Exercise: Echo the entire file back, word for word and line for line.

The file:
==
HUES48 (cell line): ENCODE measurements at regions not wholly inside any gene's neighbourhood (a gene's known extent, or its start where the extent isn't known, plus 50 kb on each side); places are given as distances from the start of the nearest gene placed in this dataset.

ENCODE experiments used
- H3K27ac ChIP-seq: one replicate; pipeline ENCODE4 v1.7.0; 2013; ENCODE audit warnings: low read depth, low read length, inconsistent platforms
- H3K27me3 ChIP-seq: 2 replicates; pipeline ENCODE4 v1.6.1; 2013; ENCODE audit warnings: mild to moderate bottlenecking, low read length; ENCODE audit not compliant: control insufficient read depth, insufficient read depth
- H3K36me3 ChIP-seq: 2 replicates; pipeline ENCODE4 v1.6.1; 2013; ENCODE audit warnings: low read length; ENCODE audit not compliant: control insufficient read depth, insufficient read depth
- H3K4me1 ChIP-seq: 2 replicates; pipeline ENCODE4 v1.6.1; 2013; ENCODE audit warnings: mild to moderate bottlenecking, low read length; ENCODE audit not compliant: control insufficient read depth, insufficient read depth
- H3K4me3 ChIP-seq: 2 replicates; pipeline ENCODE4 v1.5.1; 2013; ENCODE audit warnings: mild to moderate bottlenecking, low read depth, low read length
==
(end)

HUES48 (cell line): ENCODE measurements at regions not wholly inside any gene's neighbourhood (a gene's known extent, or its start where the extent isn't known, plus 50 kb on each side); places are given as distances from the start of the nearest gene placed in this dataset.

ENCODE experiments used
- H3K27ac ChIP-seq: one replicate; pipeline ENCODE4 v1.7.0; 2013; ENCODE audit warnings: low read depth, low read length, inconsistent platforms
- H3K27me3 ChIP-seq: 2 replicates; pipeline ENCODE4 v1.6.1; 2013; ENCODE audit warnings: mild to moderate bottlenecking, low read length; ENCODE audit not compliant: control insufficient read depth, insufficient read depth
- H3K36me3 ChIP-seq: 2 replicates; pipeline ENCODE4 v1.6.1; 2013; ENCODE audit warnings: low read length; ENCODE audit not compliant: control insufficient read depth, insufficient read depth
- H3K4me1 ChIP-seq: 2 replicates; pipeline ENCODE4 v1.6.1; 2013; ENCODE audit warnings: mild to moderate bottlenecking, low read length; ENCODE audit not compliant: control insufficient read depth, insufficient read depth
- H3K4me3 ChIP-seq: 2 replicates; pipeline ENCODE4 v1.5.1; 2013; ENCODE audit warnings: mild to moderate bottlenecking, low read depth, low read length